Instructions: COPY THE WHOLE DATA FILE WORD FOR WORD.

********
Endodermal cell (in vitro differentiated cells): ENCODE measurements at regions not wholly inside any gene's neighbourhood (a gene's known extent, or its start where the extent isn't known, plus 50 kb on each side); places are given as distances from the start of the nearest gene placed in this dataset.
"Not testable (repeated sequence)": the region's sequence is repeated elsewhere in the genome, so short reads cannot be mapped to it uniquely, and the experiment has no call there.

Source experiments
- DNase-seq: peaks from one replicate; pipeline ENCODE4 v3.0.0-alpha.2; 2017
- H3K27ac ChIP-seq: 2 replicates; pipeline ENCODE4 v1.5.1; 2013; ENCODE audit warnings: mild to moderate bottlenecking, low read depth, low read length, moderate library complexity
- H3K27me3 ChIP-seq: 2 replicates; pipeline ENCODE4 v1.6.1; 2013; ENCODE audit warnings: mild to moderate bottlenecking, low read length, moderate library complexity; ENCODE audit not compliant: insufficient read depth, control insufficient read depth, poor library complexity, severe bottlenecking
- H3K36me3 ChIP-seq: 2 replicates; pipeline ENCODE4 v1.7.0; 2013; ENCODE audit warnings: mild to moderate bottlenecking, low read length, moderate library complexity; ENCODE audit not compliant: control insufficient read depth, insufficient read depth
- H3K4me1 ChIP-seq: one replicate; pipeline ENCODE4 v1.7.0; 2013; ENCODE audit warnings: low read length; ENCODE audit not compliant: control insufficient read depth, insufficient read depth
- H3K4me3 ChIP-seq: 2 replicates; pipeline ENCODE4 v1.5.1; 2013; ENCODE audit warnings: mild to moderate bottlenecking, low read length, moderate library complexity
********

Endodermal cell (in vitro differentiated cells): ENCODE measurements at regions not wholly inside any gene's neighbourhood (a gene's known extent, or its start where the extent isn't known, plus 50 kb on each side); places are given as distances from the start of the nearest gene placed in this dataset.
"Not testable (repeated sequence)": the region's sequence is repeated elsewhere in the genome, so short reads cannot be mapped to it uniquely, and the experiment has no call there.

Source experiments
- DNase-seq: peaks from one replicate; pipeline ENCODE4 v3.0.0-alpha.2; 2017
- H3K27ac ChIP-seq: 2 replicates; pipeline ENCODE4 v1.5.1; 2013; ENCODE audit warnings: mild to moderate bottlenecking, low read depth, low read length, moderate library complexity
- H3K27me3 ChIP-seq: 2 replicates; pipeline ENCODE4 v1.6.1; 2013; ENCODE audit warnings: mild to moderate bottlenecking, low read length, moderate library complexity; ENCODE audit not compliant: insufficient read depth, control insufficient read depth, poor library complexity, severe bottlenecking
- H3K36me3 ChIP-seq: 2 replicates; pipeline ENCODE4 v1.7.0; 2013; ENCODE audit warnings: mild to moderate bottlenecking, low read length, moderate library complexity; ENCODE audit not compliant: control insufficient read depth, insufficient read depth
- H3K4me1 ChIP-seq: one replicate; pipeline ENCODE4 v1.7.0; 2013; ENCODE audit warnings: low read length; ENCODE audit not compliant: control insufficient read depth, insufficient read depth
- H3K4me3 ChIP-seq: 2 replicates; pipeline ENCODE4 v1.5.1; 2013; ENCODE audit warnings: mild to moderate bottlenecking, low read length, moderate library complexity